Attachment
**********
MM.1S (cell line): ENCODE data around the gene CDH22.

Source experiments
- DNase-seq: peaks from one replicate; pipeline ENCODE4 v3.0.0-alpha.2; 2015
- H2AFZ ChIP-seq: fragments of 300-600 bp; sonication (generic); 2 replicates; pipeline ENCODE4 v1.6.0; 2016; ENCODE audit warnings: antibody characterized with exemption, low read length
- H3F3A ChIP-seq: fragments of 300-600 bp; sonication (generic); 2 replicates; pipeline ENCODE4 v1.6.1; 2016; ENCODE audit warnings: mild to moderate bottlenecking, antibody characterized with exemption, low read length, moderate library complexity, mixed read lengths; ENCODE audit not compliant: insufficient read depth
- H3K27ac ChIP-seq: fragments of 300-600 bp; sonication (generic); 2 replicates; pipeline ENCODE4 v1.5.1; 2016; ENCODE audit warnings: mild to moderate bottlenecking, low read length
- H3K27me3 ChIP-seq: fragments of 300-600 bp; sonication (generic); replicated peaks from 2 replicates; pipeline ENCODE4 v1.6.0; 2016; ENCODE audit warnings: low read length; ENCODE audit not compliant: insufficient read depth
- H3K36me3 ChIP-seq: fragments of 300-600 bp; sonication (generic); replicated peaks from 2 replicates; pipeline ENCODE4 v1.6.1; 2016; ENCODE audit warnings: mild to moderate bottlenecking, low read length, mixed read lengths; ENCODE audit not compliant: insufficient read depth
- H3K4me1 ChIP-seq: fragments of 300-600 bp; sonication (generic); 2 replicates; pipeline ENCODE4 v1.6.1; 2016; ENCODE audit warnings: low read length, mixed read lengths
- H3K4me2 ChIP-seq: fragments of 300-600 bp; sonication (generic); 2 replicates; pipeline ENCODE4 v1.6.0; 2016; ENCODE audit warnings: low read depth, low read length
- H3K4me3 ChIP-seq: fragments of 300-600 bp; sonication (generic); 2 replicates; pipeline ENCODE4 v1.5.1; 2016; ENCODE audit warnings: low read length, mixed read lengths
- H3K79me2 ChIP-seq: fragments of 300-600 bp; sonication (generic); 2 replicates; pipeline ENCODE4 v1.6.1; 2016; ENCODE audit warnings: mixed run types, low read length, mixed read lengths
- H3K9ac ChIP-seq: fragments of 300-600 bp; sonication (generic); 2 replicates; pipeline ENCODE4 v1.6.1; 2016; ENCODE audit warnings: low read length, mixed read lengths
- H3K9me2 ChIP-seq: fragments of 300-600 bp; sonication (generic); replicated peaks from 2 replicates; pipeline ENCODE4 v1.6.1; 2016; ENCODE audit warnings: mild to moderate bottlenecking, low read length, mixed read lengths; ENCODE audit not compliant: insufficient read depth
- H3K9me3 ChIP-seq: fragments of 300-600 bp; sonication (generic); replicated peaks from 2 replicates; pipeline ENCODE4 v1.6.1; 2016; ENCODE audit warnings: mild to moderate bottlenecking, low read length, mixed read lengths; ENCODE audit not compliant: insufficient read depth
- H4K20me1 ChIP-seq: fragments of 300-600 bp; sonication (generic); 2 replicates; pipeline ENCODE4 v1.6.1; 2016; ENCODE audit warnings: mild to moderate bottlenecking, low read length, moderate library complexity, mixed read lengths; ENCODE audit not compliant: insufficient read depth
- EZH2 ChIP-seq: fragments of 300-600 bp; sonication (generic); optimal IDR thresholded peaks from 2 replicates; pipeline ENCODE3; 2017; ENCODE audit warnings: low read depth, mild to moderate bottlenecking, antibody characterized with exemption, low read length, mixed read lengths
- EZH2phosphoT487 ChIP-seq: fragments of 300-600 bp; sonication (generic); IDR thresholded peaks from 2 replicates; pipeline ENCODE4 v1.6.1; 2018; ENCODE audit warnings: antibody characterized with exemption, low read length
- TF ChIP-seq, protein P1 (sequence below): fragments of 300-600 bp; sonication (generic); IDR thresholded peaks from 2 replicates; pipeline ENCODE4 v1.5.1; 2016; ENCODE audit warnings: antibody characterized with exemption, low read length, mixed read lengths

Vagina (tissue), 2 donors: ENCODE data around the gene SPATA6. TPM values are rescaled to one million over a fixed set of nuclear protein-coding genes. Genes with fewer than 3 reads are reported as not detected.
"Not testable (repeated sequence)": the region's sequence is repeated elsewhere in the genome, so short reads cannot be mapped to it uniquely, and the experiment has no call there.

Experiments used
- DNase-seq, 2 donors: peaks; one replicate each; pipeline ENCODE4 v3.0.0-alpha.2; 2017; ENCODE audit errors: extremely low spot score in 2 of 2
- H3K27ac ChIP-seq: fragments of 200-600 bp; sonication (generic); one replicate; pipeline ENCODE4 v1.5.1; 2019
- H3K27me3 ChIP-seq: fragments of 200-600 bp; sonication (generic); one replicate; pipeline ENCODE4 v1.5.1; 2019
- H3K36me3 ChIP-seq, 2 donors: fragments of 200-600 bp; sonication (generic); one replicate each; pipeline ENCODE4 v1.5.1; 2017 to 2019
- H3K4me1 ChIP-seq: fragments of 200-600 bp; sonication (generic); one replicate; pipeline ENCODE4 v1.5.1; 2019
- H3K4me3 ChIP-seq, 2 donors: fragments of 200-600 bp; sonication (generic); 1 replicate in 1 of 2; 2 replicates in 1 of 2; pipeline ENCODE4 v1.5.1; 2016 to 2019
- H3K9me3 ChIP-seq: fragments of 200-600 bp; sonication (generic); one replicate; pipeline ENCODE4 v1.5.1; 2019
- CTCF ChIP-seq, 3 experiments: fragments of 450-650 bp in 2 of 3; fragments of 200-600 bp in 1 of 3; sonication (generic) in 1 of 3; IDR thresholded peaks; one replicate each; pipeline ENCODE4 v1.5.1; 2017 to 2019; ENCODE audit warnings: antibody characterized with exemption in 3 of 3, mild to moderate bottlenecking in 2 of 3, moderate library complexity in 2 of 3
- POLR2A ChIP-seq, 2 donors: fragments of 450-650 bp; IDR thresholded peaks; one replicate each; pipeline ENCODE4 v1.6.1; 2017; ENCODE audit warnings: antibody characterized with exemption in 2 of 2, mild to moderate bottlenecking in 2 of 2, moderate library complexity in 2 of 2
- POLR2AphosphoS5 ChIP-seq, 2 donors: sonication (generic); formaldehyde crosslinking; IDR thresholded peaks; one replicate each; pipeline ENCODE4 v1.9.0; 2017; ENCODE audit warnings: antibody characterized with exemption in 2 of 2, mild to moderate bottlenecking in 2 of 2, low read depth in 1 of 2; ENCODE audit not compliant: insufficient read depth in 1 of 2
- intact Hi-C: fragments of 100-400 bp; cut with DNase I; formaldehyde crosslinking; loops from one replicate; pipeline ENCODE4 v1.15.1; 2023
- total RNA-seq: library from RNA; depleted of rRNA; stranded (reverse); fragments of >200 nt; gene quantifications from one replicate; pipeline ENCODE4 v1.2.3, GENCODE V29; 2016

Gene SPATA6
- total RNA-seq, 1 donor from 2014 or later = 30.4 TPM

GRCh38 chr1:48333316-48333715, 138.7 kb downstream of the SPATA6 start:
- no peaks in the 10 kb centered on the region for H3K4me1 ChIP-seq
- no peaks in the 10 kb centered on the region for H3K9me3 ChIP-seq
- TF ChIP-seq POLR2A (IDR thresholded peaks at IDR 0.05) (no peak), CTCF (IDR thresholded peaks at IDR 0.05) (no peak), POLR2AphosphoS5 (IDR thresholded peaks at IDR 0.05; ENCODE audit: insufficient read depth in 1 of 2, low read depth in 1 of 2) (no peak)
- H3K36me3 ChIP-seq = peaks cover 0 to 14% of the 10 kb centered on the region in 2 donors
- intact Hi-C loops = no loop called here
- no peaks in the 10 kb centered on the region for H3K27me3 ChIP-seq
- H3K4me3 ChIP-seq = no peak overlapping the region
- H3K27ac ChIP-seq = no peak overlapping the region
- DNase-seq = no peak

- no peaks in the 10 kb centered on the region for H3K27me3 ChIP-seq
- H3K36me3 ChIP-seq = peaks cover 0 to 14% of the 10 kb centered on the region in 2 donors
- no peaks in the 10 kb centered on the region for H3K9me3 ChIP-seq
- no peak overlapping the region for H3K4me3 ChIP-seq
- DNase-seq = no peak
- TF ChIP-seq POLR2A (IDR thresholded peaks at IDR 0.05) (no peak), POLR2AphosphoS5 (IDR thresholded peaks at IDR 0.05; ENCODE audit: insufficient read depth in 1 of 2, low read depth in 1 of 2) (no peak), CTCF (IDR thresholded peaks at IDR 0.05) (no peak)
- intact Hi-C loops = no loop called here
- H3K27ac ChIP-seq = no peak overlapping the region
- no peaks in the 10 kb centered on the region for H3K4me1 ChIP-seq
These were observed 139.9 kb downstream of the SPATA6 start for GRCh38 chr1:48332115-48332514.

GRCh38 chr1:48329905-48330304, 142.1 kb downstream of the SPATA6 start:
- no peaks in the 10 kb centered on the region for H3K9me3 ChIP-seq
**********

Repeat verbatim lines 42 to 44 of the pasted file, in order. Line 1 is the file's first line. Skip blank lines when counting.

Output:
- intact Hi-C loops = no loop called here
- no peaks in the 10 kb centered on the region for H3K27me3 ChIP-seq
- H3K4me3 ChIP-seq = no peak overlapping the region